Discussion about math, puzzles, games and fun. Useful symbols: ÷ × ½ √ ∞ ≠ ≤ ≥ ≈ ⇒ ± ∈ Δ θ ∴ ∑ ∫ • π ƒ ¹ ² ³ °
 

You are not logged in. #26 20120730 06:16:11
Re: An expectation problem:Yes, it is quite small. In mathematics, you don't understand things. You just get used to them. I have the result, but I do not yet know how to get it. All physicists, and a good many quite respectable mathematicians are contemptuous about proof. #27 20120730 06:17:39
Re: An expectation problem:How small? The limit operator is just an excuse for doing something you know you can't. “It's the subject that nobody knows anything about that we can all talk about!” ― Richard Feynman “Taking a new step, uttering a new word, is what people fear most.” ― Fyodor Dostoyevsky, Crime and Punishment #28 20120730 06:20:33
Re: An expectation problem:I do not know. But looking at the data the values are very close. In mathematics, you don't understand things. You just get used to them. I have the result, but I do not yet know how to get it. All physicists, and a good many quite respectable mathematicians are contemptuous about proof. #29 20120730 06:24:25
Re: An expectation problem:Oh. Okay. The limit operator is just an excuse for doing something you know you can't. “It's the subject that nobody knows anything about that we can all talk about!” ― Richard Feynman “Taking a new step, uttering a new word, is what people fear most.” ― Fyodor Dostoyevsky, Crime and Punishment #30 20120730 06:26:22
Re: An expectation problem:To get the sd we would have to run the simulation many times and use the formula. But by inspection you can see the dispersion is going to be small. In mathematics, you don't understand things. You just get used to them. I have the result, but I do not yet know how to get it. All physicists, and a good many quite respectable mathematicians are contemptuous about proof. #31 20120730 16:56:21
Re: An expectation problem:Hi Bobby and stefy, "The good news about computers is that they do what you tell them to do. The bad news is that they do what you tell them to do."  Ted Nelson #32 20120730 17:52:40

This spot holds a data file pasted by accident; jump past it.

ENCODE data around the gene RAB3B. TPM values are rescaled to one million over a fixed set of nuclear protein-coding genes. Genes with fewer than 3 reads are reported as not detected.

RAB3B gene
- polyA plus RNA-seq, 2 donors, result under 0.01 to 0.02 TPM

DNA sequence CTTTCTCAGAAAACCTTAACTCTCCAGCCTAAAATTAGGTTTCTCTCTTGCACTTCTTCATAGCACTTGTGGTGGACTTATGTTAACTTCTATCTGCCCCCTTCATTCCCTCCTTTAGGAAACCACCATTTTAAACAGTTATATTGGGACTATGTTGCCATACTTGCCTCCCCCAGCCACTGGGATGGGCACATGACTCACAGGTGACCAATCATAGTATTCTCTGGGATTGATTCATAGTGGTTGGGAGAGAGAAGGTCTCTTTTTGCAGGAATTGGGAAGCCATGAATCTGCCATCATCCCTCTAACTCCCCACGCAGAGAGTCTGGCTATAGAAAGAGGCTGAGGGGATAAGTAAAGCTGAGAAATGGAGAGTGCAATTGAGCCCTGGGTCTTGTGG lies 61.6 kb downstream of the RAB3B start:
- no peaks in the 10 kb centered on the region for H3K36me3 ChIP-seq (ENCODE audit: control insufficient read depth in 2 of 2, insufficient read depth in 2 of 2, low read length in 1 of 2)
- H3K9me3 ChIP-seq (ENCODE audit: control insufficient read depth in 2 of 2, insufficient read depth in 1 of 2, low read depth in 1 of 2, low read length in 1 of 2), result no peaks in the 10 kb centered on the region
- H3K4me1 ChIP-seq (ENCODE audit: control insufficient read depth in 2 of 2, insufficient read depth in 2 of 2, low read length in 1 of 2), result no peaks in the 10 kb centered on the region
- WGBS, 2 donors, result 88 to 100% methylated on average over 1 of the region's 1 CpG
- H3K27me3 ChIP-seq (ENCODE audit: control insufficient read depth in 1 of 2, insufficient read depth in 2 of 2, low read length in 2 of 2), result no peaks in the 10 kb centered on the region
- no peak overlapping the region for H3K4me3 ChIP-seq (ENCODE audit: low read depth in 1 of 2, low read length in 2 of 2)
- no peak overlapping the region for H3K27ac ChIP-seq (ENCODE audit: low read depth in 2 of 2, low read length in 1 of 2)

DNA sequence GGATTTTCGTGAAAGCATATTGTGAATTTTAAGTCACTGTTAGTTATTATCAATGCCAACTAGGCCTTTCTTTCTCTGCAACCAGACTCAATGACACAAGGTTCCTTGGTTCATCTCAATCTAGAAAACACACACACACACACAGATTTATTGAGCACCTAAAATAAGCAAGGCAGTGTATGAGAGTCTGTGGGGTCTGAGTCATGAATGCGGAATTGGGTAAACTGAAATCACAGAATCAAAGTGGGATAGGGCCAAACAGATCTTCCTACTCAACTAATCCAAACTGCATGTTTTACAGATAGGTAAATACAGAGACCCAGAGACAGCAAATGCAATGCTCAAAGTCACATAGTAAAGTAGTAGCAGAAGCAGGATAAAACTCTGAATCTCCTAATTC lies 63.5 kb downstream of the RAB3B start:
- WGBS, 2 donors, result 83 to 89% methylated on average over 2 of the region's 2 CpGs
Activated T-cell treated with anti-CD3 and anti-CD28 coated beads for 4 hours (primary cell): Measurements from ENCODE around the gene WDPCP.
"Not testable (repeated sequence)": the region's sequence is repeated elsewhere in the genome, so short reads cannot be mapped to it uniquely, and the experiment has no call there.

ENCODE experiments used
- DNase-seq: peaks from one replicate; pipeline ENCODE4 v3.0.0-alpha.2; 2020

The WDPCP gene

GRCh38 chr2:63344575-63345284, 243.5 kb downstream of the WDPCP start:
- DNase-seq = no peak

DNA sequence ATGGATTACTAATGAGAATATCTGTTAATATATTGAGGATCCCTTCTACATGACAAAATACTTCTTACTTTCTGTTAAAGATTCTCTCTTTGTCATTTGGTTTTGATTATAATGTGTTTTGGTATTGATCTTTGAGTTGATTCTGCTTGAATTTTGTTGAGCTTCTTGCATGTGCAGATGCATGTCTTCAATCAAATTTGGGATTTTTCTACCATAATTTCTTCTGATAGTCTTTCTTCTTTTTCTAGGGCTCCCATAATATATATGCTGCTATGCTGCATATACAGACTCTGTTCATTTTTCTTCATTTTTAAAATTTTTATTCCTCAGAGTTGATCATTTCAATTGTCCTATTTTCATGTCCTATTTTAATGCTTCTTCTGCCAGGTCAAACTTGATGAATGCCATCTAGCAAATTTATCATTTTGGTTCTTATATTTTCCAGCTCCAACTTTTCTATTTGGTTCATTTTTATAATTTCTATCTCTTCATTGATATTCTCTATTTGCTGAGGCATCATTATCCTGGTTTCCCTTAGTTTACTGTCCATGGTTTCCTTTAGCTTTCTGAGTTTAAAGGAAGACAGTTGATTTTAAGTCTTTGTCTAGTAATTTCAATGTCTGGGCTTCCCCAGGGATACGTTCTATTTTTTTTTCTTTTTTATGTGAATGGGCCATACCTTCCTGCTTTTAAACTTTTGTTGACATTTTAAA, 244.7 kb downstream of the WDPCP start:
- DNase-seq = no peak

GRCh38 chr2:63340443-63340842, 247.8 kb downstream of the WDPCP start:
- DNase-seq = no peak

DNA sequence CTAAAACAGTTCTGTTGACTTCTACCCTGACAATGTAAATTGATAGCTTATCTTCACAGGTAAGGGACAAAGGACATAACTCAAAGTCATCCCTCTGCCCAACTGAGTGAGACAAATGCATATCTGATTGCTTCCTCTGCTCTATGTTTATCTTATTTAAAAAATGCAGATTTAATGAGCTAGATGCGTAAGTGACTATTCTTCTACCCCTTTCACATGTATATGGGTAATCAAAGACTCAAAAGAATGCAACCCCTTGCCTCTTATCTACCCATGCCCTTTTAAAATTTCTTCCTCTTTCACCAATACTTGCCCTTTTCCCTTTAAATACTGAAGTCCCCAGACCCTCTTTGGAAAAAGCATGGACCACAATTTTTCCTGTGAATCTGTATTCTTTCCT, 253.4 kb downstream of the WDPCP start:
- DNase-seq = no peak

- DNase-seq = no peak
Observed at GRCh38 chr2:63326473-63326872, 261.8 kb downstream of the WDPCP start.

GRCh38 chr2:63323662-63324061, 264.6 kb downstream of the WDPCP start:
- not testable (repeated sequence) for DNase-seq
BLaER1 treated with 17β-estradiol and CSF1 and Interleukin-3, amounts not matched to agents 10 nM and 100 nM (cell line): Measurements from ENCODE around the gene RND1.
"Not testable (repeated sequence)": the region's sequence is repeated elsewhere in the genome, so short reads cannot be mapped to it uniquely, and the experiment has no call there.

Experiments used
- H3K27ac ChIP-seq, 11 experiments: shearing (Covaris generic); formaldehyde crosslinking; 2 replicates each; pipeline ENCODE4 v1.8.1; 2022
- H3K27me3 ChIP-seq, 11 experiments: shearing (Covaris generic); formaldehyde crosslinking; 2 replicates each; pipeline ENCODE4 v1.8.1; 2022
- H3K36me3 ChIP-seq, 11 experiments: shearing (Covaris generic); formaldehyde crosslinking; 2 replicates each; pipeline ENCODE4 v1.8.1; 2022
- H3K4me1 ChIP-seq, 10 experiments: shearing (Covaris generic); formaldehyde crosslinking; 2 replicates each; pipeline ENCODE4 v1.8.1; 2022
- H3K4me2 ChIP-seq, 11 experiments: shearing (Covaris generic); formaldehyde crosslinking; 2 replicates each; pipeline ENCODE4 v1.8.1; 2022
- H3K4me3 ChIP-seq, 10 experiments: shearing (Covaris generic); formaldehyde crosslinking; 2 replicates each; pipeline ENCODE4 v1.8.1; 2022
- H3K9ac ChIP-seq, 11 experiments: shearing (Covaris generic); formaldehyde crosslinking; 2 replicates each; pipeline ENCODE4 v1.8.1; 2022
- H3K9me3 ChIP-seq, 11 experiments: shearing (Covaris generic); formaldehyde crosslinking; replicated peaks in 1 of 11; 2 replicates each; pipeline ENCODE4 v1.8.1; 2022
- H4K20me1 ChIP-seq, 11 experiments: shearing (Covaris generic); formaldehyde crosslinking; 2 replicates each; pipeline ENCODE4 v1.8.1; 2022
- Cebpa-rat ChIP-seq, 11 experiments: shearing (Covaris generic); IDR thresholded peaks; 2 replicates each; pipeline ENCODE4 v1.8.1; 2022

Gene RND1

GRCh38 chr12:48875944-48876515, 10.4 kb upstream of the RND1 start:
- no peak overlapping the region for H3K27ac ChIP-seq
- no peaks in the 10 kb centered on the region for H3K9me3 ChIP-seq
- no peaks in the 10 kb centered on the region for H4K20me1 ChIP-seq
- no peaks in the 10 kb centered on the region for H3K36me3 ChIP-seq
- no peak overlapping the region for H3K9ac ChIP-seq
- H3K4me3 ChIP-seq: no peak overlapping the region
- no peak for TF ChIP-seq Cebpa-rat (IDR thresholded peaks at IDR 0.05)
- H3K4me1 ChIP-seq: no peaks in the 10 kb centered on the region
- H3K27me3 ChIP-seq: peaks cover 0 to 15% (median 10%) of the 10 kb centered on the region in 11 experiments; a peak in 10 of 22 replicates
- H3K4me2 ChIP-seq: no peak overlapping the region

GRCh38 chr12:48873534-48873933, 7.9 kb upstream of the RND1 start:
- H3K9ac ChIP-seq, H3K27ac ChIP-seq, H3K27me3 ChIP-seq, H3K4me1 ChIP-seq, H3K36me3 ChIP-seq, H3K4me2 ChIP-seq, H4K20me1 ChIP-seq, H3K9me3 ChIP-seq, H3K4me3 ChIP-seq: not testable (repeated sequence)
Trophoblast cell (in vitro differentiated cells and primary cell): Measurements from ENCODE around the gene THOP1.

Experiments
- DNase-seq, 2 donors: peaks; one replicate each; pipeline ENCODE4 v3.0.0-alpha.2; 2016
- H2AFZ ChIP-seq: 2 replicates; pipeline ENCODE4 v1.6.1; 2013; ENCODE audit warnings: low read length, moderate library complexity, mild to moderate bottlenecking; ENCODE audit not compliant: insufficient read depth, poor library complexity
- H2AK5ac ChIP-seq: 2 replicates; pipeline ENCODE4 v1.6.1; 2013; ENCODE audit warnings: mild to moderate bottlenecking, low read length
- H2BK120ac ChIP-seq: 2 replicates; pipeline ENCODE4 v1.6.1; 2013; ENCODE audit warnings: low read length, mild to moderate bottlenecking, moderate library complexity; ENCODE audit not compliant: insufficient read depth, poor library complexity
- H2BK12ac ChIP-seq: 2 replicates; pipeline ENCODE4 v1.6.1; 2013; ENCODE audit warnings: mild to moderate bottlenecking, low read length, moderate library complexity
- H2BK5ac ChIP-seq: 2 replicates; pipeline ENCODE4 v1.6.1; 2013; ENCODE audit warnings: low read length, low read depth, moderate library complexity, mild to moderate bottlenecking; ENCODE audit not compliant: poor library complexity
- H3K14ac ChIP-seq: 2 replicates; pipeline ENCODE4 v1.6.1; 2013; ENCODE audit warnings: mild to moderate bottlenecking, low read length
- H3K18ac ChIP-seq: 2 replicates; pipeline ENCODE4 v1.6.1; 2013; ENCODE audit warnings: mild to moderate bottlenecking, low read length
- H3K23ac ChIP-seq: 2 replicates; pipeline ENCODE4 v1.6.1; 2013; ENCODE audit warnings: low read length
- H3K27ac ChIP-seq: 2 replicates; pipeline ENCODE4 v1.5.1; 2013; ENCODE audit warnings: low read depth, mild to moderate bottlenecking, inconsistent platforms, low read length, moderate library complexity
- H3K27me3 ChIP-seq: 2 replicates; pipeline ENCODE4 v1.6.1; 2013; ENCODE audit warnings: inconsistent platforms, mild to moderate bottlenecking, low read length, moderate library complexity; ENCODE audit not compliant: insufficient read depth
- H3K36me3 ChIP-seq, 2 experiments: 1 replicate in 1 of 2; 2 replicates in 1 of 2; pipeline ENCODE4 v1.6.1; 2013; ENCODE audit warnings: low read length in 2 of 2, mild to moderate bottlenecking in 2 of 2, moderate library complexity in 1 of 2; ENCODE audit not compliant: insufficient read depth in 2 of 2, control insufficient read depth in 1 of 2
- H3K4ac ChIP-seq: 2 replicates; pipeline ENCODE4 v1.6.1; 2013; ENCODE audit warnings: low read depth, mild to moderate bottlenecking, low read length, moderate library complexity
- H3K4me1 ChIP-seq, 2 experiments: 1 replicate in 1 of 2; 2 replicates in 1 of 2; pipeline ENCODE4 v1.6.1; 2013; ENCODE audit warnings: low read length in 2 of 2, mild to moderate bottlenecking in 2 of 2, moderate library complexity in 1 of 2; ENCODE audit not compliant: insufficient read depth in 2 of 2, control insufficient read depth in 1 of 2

Re: An expectation problem:Hi phrontister The limit operator is just an excuse for doing something you know you can't. “It's the subject that nobody knows anything about that we can all talk about!” ― Richard Feynman “Taking a new step, uttering a new word, is what people fear most.” ― Fyodor Dostoyevsky, Crime and Punishment #33 20120730 21:11:39
Re: An expectation problem:Hi phrontister; In mathematics, you don't understand things. You just get used to them. I have the result, but I do not yet know how to get it. All physicists, and a good many quite respectable mathematicians are contemptuous about proof. #34 20120730 23:44:11
Re: An expectation problem:Hi Bobby, Code:In[1]:= Timing[sum = 0; c = 0; s = Table[0, {1000}]; N[While[c < 100000, t = 199; ss = s; Do[ss[[RandomInteger[{1, 1000}]]] = 1, {t}] While[Count[ss, 1] < 200, ss[[RandomInteger[{1, 1000}]]] = 1;t++]; sum = sum + t; c++]; sum/c]] Out[1]= {270.985, 223.00152} So, again, just a touch > 223. Last edited by phrontister (20120804 18:23:22) "The good news about computers is that they do what you tell them to do. The bad news is that they do what you tell them to do."  Ted Nelson #35 20120731 01:39:48
Re: An expectation problem:Hi phrontister; In mathematics, you don't understand things. You just get used to them. I have the result, but I do not yet know how to get it. All physicists, and a good many quite respectable mathematicians are contemptuous about proof. #36 20120731 01:48:34
Re: An expectation problem:Hi Bobby, "The good news about computers is that they do what you tell them to do. The bad news is that they do what you tell them to do."  Ted Nelson #37 20120731 01:55:30